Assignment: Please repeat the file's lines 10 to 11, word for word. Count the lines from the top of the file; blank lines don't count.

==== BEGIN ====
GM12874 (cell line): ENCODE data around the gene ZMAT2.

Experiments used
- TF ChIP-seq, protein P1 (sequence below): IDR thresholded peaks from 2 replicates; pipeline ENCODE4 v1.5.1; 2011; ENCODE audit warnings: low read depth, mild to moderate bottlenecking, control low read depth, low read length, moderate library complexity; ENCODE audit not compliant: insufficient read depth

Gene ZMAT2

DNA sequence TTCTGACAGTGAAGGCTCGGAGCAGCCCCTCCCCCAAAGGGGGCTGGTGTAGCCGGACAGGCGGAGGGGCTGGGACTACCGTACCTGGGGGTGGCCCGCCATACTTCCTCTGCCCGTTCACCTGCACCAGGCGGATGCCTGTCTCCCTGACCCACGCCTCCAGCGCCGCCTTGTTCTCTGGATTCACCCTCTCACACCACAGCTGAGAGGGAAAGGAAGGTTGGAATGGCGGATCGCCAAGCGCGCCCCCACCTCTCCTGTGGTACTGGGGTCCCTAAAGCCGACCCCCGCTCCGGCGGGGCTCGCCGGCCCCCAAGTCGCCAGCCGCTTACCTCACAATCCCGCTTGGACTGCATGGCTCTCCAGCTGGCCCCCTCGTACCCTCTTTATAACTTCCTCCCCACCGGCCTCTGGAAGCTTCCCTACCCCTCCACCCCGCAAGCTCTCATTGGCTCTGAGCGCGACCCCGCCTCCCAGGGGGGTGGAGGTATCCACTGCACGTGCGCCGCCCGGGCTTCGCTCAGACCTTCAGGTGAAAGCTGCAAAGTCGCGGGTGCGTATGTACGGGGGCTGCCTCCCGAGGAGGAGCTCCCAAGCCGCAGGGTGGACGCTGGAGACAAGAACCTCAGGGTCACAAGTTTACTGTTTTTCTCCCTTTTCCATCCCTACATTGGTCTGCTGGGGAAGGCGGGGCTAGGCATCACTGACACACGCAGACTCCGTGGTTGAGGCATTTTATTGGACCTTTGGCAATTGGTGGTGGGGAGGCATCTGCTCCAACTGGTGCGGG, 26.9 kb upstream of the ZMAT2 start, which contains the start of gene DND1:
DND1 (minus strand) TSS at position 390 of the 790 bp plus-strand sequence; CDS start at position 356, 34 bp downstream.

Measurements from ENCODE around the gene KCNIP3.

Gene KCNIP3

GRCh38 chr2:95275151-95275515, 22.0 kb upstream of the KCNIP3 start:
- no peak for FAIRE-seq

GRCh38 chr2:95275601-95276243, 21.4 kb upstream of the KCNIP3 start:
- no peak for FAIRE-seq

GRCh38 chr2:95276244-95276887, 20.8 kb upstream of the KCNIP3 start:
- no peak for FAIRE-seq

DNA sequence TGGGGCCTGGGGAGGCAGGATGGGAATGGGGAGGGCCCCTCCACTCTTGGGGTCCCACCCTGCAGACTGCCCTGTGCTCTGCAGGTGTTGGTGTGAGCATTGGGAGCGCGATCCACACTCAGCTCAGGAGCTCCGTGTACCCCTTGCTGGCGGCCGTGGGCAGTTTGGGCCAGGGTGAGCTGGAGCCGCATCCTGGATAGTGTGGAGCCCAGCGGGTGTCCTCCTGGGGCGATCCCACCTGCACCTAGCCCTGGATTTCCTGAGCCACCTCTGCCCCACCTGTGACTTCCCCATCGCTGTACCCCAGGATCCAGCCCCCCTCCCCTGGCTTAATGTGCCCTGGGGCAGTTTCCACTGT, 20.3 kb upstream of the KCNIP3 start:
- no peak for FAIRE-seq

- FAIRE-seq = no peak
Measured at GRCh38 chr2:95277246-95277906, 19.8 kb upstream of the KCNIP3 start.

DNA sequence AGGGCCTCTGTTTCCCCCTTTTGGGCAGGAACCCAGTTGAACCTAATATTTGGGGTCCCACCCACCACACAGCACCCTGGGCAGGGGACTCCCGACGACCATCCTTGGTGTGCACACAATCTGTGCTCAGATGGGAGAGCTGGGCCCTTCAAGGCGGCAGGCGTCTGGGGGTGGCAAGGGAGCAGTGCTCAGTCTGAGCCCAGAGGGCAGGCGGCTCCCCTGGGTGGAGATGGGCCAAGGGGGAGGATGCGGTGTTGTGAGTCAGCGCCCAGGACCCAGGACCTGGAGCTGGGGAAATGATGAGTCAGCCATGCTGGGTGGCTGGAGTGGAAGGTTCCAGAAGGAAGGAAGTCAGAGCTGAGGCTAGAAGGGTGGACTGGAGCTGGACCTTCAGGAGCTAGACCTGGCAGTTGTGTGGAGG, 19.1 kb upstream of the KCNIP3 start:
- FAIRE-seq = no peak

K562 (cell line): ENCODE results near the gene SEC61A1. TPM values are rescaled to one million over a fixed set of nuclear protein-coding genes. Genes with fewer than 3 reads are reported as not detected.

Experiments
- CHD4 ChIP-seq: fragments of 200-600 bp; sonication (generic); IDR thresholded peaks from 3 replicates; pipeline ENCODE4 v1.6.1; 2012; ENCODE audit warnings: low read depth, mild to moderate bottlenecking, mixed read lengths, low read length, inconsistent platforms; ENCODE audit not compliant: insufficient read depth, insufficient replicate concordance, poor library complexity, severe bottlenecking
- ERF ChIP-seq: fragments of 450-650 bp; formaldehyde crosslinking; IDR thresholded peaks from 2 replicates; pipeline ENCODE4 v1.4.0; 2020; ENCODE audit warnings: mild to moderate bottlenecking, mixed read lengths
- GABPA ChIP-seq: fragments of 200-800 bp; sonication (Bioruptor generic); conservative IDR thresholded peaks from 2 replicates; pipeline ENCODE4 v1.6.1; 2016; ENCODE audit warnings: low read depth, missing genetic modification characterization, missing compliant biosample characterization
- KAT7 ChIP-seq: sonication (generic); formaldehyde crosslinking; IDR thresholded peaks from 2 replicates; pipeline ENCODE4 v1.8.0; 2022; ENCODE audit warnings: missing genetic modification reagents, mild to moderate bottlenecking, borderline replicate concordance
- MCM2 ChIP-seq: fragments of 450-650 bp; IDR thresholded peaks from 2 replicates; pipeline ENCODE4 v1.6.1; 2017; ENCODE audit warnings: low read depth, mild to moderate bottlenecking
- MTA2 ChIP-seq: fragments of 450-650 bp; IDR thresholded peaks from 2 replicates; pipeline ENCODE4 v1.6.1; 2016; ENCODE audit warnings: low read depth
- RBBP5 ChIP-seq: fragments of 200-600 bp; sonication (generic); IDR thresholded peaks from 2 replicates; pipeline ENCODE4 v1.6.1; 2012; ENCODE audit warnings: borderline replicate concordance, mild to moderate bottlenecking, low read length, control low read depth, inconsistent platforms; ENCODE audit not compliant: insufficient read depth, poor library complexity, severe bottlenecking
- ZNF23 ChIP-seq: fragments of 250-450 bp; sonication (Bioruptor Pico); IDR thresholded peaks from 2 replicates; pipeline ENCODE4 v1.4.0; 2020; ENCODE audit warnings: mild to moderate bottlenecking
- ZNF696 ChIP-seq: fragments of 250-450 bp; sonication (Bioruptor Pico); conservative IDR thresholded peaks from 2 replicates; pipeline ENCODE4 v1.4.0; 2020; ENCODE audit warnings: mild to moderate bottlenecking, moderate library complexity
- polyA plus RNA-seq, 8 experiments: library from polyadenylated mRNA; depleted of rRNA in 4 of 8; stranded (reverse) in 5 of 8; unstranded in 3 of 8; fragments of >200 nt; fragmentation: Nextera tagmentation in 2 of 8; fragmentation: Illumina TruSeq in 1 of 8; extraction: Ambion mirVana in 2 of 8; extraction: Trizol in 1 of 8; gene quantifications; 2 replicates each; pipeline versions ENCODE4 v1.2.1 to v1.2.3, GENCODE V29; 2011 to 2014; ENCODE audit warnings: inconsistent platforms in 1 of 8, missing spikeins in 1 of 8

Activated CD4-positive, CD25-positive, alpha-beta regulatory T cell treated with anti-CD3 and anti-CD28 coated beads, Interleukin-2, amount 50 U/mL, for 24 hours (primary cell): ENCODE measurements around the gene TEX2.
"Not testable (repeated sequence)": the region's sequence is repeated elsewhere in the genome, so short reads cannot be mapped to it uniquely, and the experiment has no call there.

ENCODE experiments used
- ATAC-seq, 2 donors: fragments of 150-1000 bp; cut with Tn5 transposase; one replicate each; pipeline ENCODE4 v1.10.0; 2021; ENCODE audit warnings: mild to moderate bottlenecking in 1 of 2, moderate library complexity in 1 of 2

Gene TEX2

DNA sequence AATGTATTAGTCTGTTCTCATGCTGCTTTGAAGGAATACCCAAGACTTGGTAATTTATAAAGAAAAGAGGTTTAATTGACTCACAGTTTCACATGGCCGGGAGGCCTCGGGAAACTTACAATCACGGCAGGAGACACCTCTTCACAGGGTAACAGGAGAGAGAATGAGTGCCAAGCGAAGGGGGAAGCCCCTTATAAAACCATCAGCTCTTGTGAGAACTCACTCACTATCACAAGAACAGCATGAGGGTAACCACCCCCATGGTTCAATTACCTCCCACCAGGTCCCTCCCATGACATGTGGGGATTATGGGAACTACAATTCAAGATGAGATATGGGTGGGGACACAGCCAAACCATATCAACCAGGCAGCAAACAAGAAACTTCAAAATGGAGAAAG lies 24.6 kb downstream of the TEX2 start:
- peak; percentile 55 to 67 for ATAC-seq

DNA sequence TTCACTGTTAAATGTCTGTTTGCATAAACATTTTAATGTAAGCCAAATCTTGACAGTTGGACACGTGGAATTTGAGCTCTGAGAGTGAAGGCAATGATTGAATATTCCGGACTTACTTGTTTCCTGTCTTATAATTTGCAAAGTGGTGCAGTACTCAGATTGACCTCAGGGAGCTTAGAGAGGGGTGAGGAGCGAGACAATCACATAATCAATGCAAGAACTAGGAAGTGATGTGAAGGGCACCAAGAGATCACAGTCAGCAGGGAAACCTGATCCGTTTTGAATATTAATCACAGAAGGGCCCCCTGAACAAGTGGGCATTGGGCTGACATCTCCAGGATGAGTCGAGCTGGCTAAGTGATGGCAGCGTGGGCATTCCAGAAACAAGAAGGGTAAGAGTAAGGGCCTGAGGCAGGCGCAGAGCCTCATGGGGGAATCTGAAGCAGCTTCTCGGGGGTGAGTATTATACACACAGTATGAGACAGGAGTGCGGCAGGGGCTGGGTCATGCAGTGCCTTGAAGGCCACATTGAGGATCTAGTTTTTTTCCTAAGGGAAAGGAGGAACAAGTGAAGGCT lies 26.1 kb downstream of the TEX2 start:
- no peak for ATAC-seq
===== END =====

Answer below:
- no peak for FAIRE-seq

GRCh38 chr2:95275601-95276243, 21.4 kb upstream of the KCNIP3 start: